The American Association for Marriage and Family Therapy (AAMFT) represents more than 50,000 marriage and family therapists. The Department of Family Social Science Ph.D. program’s Couple and Family Therapy specialization is among the 20 academic programs accredited by AAMFT in the country.
More about this program
Tai Mendenhall, associate professor in Family Social Science, addressed the National Institutes of Health’s Collaborative Research Center for American Indian Health in August.
Lindsey Weiler, assistant professor in Family Social Science, led a research team gathering data at the Minnesota State Fair.
More than 400 parents and guardians of school aged children were surveyed on how communities can better support children during the Minnesota State Fair.
Assistant Professor Lindsey Weiler, Ph.D., led a Department of Family Social Science team at the new Driven 2 Discover Research Facility three days during the recent fair. They were among 37 teams from the University of Minnesota seeking research participants over the course of the Minnesota State Fair in the D2D facility.
Weiler and her team were collecting data for a research study, “How to Build a 21st Century Village,” and surveyed 425 respondents to gain their insights on the following questions:
It might be true that it takes a village to raise a child, but what does that look like in 2017?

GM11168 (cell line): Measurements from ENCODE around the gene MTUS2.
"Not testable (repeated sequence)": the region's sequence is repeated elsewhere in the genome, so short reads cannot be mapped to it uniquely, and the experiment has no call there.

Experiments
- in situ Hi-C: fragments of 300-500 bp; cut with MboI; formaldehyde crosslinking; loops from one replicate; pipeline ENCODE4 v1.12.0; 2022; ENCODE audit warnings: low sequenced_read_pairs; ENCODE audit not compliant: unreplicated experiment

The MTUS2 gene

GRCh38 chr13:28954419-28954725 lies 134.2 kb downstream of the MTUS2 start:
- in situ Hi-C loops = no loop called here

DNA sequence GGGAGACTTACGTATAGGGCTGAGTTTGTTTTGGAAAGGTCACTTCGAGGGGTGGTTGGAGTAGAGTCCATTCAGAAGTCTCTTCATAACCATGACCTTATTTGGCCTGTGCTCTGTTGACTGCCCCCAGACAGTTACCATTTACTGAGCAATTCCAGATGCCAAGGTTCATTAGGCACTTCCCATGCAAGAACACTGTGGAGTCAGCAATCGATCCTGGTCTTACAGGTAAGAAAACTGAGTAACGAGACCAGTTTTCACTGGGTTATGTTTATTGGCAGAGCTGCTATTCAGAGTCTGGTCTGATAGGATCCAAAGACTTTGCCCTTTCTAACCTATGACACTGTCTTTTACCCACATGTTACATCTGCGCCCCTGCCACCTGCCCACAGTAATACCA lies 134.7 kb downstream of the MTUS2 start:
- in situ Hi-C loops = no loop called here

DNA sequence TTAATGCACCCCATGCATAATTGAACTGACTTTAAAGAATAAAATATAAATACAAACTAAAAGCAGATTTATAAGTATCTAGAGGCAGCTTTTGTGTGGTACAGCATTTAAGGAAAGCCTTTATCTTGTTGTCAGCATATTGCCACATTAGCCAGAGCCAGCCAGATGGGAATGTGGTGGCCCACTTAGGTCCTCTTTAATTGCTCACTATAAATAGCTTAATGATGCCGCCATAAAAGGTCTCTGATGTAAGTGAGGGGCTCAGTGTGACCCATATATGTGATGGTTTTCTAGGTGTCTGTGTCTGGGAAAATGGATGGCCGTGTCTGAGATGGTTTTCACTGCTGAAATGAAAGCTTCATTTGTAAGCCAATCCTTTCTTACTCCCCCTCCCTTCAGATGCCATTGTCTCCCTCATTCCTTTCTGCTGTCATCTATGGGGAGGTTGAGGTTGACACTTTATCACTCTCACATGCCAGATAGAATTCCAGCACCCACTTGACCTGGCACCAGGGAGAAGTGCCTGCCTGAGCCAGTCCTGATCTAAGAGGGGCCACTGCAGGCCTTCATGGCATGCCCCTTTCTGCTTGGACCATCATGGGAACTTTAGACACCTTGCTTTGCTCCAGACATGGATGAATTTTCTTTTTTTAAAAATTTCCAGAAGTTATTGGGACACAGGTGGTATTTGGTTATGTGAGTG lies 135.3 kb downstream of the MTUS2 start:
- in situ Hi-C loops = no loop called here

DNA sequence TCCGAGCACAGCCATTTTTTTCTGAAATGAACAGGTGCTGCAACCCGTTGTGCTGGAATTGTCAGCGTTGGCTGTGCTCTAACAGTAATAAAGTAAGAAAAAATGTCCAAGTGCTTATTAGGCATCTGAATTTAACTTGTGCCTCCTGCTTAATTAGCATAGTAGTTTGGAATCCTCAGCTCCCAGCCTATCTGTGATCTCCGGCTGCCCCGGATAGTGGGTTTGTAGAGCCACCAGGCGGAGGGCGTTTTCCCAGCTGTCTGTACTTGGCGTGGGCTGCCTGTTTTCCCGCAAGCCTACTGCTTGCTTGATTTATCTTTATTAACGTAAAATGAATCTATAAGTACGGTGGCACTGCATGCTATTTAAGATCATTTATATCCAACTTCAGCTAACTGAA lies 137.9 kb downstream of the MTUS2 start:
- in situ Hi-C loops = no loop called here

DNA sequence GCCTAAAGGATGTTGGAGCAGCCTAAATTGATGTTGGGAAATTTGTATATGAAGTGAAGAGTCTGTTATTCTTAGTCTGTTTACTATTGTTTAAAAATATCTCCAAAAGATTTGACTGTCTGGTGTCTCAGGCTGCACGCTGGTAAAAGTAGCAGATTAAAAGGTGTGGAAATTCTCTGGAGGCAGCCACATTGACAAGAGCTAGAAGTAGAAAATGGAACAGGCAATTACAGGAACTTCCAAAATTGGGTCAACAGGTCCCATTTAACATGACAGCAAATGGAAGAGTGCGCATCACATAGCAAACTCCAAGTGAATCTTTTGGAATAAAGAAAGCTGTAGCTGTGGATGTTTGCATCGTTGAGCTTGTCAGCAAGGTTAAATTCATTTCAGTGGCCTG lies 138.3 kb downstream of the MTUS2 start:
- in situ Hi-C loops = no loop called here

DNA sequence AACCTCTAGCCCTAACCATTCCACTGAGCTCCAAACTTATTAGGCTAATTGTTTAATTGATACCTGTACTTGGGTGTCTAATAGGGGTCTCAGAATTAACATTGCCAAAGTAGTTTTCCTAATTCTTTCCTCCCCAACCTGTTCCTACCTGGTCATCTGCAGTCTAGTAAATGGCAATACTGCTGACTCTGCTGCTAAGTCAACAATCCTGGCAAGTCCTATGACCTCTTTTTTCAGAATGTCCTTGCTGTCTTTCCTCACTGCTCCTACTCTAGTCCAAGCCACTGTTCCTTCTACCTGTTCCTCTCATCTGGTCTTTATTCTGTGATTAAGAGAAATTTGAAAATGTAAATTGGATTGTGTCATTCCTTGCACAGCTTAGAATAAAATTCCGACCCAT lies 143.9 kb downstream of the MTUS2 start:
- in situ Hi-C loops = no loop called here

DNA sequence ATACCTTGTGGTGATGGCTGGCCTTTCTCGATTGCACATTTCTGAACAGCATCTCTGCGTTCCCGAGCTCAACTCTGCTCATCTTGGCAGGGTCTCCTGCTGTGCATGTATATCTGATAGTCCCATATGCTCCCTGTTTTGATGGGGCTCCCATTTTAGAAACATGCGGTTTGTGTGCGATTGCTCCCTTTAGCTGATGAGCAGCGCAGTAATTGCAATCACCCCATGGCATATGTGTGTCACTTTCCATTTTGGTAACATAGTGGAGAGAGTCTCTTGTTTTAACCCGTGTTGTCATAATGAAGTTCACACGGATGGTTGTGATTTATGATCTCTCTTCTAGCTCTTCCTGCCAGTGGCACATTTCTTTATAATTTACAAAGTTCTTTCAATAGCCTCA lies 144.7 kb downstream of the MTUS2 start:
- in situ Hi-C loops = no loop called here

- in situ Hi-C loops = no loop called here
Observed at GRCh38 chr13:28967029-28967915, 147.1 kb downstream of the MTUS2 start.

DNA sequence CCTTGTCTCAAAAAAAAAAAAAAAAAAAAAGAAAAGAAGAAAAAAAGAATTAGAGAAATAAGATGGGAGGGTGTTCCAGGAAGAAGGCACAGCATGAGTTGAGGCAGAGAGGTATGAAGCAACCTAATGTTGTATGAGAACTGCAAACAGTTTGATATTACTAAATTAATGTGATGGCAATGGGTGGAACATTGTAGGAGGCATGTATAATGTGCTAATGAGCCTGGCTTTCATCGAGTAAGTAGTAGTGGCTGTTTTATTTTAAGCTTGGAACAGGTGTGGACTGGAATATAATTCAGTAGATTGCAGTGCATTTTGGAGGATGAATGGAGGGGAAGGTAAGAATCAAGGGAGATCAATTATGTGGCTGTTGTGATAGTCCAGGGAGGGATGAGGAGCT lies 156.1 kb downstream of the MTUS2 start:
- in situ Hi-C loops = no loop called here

How do parents connect their children to other caring role models or mentors?
What do parents do when they move to a new community or live away from extended family?
How can parents unlock the power of community when raising children?
“We were looking for State Fair visitors to help us understand how today’s parents build a village of safe and supportive family, friends, and neighbors,” says Weiler. “I was very happy with the turnout and received positive feedback from fairgoers. The students had a great experience too!”
Seven students assisted Weiler over the three days, including three Family Social Science graduate students, Angela Keyzers, Vaida Kazlauskaite, and Sarah Burcher, and four undergraduate students, Family Social Science Majors Ka Lor and Amberson Anderson, Psychology Major Koisey Hiama, and Urban Studies Major Sarah Hill.
Next steps include analyzing the data to understand parents’ experiences of building their own villages and making important connections for their children, and then developing an intervention for parents seeking mentors for their children.
His project grew out of the challenges he overcame to attend the University of Minnesota.